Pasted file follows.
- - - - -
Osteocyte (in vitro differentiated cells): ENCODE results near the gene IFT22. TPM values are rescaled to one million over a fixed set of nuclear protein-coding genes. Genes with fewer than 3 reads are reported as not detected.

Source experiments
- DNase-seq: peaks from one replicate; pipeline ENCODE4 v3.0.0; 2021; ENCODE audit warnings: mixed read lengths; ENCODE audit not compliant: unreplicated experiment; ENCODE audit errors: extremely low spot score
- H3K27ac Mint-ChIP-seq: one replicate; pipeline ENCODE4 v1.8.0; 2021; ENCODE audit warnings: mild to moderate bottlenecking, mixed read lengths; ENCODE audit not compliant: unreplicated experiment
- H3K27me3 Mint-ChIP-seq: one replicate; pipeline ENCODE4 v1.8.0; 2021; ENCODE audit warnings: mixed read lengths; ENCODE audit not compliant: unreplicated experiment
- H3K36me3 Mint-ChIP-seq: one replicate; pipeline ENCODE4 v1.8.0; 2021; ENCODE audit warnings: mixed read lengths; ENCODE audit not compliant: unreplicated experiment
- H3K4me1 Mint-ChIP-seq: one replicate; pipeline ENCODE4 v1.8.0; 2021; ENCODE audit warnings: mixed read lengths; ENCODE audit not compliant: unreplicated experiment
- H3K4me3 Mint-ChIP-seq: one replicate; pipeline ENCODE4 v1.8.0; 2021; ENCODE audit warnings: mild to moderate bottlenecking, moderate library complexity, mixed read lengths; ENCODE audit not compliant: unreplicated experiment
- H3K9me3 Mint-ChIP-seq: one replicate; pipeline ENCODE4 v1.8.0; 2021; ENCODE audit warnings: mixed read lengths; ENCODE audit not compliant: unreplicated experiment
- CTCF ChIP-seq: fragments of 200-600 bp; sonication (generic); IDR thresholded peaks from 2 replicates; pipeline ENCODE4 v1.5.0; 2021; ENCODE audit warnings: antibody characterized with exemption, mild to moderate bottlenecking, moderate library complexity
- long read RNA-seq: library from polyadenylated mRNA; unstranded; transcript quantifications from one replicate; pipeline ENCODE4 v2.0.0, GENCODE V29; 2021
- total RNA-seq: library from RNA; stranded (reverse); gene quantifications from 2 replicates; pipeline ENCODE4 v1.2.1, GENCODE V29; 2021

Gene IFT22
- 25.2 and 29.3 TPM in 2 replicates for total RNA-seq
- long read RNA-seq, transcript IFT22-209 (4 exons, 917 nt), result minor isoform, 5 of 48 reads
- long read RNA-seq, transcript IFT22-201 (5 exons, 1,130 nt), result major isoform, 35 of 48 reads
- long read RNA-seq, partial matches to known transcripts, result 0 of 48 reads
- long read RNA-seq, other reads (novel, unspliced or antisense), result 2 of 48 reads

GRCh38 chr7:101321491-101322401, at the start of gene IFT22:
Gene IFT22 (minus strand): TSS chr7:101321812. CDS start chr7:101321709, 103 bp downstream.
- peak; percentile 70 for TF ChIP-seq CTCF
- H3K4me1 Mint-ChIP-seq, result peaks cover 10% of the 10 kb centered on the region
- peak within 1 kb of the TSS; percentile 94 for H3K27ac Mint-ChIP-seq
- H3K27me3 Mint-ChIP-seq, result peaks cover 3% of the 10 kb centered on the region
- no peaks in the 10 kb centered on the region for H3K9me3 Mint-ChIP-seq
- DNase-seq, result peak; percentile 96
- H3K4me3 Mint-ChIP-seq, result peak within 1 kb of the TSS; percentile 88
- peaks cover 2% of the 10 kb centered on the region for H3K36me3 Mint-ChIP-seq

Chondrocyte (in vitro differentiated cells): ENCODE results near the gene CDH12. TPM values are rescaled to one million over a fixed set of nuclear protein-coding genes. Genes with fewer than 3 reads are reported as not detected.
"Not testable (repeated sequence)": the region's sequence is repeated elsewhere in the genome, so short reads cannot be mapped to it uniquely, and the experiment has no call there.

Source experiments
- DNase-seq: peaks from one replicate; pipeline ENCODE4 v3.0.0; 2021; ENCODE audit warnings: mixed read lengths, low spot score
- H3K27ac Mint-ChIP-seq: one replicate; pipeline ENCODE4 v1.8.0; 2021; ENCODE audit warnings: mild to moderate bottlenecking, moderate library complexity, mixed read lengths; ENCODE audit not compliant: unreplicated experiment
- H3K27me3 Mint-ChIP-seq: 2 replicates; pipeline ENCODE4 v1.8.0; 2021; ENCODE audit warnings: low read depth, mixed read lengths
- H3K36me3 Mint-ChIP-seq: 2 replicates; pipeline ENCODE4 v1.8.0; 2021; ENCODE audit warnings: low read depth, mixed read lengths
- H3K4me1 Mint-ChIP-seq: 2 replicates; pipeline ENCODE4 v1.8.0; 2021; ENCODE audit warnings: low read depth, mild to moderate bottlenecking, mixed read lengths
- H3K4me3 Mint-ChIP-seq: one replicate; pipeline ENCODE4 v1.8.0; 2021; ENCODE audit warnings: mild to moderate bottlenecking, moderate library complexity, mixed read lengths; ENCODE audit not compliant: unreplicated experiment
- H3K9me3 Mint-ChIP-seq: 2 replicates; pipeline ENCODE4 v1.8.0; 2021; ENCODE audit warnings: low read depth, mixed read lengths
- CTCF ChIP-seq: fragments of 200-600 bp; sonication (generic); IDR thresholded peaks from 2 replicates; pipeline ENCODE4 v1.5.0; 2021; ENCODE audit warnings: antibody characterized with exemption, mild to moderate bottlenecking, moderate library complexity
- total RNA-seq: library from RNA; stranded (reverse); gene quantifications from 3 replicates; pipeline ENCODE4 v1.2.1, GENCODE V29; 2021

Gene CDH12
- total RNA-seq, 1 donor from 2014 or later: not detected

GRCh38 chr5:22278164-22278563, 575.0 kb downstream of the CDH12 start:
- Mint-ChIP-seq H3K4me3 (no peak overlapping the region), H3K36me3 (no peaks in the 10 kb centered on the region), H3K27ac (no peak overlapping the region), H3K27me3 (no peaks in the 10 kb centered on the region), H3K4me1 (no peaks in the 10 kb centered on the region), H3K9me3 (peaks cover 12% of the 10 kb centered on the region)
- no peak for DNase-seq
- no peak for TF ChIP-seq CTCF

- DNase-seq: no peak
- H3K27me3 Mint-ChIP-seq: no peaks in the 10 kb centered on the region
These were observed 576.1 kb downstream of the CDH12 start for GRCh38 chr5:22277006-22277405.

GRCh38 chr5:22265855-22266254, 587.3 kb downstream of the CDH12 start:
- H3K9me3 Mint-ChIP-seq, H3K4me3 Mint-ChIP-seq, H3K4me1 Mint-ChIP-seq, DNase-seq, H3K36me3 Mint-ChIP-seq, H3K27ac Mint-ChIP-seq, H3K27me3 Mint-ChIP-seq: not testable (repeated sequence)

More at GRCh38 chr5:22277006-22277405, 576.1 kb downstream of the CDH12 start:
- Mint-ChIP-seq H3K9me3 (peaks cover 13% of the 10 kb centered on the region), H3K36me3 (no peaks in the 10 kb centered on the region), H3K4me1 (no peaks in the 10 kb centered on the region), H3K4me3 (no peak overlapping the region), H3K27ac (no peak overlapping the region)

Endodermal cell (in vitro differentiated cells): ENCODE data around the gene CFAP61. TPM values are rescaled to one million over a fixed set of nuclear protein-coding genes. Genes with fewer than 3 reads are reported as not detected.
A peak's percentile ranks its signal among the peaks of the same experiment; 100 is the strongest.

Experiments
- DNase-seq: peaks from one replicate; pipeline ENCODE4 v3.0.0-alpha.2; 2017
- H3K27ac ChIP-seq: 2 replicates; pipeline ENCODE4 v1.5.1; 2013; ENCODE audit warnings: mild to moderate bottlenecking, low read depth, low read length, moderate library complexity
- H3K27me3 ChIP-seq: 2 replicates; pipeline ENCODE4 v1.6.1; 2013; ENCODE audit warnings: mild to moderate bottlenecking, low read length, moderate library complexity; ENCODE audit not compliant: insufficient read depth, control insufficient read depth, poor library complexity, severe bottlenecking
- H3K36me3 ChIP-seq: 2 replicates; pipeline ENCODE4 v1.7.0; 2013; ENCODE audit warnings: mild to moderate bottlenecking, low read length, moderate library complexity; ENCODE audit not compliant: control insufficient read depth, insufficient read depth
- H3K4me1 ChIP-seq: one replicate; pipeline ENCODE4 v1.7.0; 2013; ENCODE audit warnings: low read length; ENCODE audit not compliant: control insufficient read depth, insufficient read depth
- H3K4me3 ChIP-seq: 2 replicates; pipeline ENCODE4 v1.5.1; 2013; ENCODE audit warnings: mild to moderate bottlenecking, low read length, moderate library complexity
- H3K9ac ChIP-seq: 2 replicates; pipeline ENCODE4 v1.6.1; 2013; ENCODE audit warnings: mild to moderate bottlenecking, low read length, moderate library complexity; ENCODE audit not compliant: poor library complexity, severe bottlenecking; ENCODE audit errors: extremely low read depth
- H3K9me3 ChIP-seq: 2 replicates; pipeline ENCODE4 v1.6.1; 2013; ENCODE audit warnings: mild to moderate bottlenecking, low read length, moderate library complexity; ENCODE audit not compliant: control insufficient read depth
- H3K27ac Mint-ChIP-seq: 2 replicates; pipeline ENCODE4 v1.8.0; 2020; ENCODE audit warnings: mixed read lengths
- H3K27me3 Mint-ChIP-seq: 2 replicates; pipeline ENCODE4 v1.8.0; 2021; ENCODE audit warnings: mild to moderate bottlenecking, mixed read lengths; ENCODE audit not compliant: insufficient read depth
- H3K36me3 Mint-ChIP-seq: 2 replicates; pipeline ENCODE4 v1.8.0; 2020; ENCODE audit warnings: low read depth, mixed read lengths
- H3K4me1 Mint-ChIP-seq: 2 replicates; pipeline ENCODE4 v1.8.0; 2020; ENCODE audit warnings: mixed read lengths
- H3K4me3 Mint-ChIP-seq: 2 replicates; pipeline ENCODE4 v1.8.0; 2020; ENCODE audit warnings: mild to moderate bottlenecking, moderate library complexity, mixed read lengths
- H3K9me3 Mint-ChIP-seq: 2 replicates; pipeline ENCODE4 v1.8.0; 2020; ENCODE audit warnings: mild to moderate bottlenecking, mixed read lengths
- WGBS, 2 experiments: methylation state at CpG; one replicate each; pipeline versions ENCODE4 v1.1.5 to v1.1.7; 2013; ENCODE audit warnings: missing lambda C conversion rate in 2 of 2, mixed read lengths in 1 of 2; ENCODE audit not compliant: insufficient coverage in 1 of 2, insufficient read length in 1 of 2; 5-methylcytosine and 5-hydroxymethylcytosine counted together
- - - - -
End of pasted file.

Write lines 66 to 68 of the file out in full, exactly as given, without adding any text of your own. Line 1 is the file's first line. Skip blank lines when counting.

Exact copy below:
- H3K27me3 Mint-ChIP-seq: 2 replicates; pipeline ENCODE4 v1.8.0; 2021; ENCODE audit warnings: mild to moderate bottlenecking, mixed read lengths; ENCODE audit not compliant: insufficient read depth
- H3K36me3 Mint-ChIP-seq: 2 replicates; pipeline ENCODE4 v1.8.0; 2020; ENCODE audit warnings: low read depth, mixed read lengths
- H3K4me1 Mint-ChIP-seq: 2 replicates; pipeline ENCODE4 v1.8.0; 2020; ENCODE audit warnings: mixed read lengths